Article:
By Maryam Qarehgozlou

Persian Gulf National Day: Mind the marine environment

April 29, 2018

TEHRAN — Persian Gulf National Day, April 30, is the best time to reevaluate the environmental properties and importance of this precious marine environment.

The day marks the anniversary of the day the Portuguese colonial forces were driven out of the Strait of Hormuz in the Capture of Ormuz (1622), since 2004. 
According to Britannica Persian Gulf has an area of about 241,000 square kilometers. Its length is some 990 km, and its width varies from a maximum of about 340 km to a minimum of 55 km in the Strait of Hormuz.

The Persian Gulf is mostly shallow and has many islands, of which Bahrain is the largest. The gulf is bordered by Oman and the United Arab Emirates to the south, to the west by Qatar and Saudi Arabia, to the north by Kuwait and Iraq, and along the entire east coast by Iran.
The waters of the area support many plants and animals, but the high temperatures and salinities lead to a diminution in the variety of flora and fauna typical of the Indian Ocean. Until the discovery of oil in Iran in 1908, the Persian Gulf area was important mainly for fishing, pearling, sailcloth making, camel breeding, and date growing. 

Since World War II the Persian Gulf and the surrounding countries have come to account for a significant proportion of the world’s oil production. In addition, the area has approximately two-thirds of the world’s estimated proven oil reserves and one-third of the world’s estimated proven natural gas reserves. The region thus has acquired considerable strategic significance for the world’s industrialized countries.

The Persian Gulf is a semi-closed basin with world’s largest oil reserves and the largest commuter route for oil tankers. With regard to that the Persian Gulf ecosystem is negatively affected by oil spill. This has led to serious damage to mangrove forests, fishery, turtles, shoreline, sediments, birds, dolphins, corals and even deep-sea creatures. The impact of the damages will remain for years even for decades on ecosystem of the Persian Gulf.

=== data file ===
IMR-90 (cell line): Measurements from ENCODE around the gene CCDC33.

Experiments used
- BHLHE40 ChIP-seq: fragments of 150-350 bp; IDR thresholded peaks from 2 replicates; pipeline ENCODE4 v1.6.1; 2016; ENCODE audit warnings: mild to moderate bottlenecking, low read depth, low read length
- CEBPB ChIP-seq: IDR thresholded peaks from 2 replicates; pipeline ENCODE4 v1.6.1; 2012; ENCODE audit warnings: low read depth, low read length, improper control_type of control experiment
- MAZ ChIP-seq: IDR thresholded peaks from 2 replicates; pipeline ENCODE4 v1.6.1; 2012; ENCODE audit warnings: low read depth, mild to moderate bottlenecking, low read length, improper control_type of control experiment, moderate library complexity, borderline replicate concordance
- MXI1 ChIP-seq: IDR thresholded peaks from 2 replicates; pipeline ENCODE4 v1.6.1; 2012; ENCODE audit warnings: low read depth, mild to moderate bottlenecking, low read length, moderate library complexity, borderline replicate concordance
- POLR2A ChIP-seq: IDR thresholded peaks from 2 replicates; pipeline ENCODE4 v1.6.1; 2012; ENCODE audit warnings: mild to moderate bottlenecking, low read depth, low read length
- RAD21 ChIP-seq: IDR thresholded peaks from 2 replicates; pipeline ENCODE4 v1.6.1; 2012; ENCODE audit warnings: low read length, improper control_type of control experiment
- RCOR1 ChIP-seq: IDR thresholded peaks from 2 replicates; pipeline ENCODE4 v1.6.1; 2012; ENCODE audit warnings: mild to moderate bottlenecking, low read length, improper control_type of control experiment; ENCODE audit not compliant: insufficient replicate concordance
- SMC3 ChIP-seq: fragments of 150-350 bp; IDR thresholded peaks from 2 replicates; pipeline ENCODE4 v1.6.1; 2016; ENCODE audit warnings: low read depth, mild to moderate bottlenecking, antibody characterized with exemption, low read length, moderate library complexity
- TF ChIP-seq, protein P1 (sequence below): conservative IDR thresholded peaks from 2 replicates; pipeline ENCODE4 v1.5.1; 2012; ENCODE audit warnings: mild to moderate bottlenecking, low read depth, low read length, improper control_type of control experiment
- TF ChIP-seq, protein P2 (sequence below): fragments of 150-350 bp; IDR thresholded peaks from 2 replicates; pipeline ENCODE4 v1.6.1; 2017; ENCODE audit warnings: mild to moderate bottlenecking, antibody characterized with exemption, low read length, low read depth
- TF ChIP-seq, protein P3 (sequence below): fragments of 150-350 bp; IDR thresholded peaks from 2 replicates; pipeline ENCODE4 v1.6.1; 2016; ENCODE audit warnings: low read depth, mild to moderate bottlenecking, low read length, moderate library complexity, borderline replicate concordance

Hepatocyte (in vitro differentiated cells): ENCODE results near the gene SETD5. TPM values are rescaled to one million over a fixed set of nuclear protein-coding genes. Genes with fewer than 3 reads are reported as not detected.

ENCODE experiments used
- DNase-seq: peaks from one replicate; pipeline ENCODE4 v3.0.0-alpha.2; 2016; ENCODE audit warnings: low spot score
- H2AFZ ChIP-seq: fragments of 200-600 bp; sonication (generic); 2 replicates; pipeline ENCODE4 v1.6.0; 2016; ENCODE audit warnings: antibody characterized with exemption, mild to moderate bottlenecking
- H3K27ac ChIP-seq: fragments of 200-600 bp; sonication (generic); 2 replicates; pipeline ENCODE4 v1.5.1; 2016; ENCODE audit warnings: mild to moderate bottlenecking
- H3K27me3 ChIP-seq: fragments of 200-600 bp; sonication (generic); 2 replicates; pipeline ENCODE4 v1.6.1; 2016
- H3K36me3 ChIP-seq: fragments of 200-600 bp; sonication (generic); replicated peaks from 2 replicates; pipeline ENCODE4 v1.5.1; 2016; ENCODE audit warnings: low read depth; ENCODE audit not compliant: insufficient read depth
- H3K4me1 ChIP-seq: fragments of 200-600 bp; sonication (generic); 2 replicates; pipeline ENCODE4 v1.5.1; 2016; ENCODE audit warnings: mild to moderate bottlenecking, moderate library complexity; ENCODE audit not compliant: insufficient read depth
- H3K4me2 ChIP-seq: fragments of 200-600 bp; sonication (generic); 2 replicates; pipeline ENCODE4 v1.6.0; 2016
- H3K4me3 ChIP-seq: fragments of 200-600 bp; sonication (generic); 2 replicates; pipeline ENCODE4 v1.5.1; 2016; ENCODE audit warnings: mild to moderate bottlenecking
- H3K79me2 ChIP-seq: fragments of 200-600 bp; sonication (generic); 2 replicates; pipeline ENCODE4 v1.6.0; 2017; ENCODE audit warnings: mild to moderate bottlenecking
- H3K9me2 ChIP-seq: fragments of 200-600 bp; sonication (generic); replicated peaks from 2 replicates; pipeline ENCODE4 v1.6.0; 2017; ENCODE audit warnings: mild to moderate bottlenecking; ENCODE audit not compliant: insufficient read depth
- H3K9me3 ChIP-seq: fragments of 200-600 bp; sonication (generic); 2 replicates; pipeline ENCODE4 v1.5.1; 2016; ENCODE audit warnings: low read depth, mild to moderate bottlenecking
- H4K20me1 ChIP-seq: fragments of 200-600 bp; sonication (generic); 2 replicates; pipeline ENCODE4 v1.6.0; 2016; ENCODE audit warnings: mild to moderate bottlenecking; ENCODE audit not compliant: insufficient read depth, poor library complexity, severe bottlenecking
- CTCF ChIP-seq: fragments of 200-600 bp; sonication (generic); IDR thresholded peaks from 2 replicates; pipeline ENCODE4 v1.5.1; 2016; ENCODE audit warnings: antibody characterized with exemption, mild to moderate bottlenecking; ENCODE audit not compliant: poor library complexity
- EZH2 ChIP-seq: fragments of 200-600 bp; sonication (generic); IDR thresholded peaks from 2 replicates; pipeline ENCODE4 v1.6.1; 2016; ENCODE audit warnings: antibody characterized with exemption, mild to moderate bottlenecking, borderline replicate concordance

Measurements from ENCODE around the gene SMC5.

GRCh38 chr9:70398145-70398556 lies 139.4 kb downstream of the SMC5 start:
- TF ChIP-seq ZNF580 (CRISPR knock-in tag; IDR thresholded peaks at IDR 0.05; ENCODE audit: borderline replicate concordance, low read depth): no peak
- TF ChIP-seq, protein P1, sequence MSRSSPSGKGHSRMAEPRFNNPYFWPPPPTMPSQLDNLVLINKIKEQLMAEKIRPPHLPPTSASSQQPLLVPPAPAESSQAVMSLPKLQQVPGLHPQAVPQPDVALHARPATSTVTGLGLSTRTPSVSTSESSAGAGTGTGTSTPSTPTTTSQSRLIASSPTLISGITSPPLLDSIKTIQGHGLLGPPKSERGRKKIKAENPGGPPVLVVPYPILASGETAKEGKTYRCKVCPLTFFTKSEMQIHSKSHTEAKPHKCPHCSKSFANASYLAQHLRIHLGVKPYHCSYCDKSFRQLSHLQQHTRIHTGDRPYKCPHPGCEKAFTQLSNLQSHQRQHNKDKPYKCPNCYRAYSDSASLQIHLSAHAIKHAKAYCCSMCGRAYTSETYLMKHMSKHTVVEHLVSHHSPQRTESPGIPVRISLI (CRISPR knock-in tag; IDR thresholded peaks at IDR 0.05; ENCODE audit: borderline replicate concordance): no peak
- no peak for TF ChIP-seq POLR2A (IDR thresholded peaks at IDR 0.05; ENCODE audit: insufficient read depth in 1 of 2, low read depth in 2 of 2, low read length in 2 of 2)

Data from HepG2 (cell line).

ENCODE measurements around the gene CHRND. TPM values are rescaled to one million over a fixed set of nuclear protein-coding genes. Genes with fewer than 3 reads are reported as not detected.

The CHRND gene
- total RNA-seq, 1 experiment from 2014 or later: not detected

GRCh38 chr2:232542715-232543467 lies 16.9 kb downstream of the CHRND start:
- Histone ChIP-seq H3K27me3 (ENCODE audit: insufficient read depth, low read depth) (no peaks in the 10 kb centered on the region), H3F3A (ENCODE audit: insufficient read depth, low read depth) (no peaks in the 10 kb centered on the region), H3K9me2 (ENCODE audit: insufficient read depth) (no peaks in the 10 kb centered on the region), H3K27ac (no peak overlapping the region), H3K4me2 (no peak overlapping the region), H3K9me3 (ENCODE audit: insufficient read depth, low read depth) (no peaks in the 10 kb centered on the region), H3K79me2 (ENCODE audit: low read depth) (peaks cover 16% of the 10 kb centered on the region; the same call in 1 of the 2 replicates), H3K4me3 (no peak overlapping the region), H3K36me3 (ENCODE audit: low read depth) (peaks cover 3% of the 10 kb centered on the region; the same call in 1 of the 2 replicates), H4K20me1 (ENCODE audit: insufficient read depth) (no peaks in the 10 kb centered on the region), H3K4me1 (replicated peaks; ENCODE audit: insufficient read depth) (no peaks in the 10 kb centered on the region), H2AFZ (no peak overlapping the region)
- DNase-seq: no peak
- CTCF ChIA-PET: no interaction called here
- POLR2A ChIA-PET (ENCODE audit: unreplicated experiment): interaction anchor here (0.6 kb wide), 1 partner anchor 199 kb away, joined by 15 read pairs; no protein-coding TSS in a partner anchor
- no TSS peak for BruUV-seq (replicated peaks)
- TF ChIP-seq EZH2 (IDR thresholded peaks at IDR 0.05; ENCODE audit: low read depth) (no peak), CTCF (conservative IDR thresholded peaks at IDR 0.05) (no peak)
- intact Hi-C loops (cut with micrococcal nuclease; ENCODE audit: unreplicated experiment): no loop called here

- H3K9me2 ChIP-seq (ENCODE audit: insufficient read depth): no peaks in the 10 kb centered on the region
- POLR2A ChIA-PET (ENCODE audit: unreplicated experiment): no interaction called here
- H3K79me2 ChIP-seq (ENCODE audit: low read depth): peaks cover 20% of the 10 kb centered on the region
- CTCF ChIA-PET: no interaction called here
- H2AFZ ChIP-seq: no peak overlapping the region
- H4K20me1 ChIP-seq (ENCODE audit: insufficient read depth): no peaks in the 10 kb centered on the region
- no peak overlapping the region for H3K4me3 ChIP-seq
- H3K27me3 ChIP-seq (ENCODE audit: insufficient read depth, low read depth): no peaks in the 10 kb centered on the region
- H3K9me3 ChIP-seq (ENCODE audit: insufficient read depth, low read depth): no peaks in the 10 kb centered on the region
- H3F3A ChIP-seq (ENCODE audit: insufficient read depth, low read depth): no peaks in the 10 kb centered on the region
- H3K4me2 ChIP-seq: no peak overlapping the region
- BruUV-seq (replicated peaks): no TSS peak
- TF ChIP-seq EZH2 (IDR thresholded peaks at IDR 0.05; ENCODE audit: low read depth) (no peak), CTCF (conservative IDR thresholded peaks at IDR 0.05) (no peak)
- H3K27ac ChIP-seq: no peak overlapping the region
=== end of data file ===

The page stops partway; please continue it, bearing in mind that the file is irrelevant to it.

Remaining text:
Moreover the effects of the climate change on this marine environment is undeniable. In an article titled “Climate change in the Persian Gulf – regional security, sustainability strategies and research needs” written by Dennis Kumetat it is stated that impacts of anthropogenic climate change in the lower gulf are already noticeable. As Riegl’s research on coral reefs in Abu Dhabi, Dubai and Sharjah demonstrates, local marine ecosystems in the Persian Gulf are  substantially affected  by  climate  change  and  must  be placed amongst  the  “most  stressed  reef  environments  on  earth”.

There are tens of international conventions and protocols to protect the Persian Gulf marine environment, however, despite the fact the gulf is of utmost importance economically, environmentally and socially for the littoral cities, there is no collective effort to safeguard its marine life.

MQ/PA

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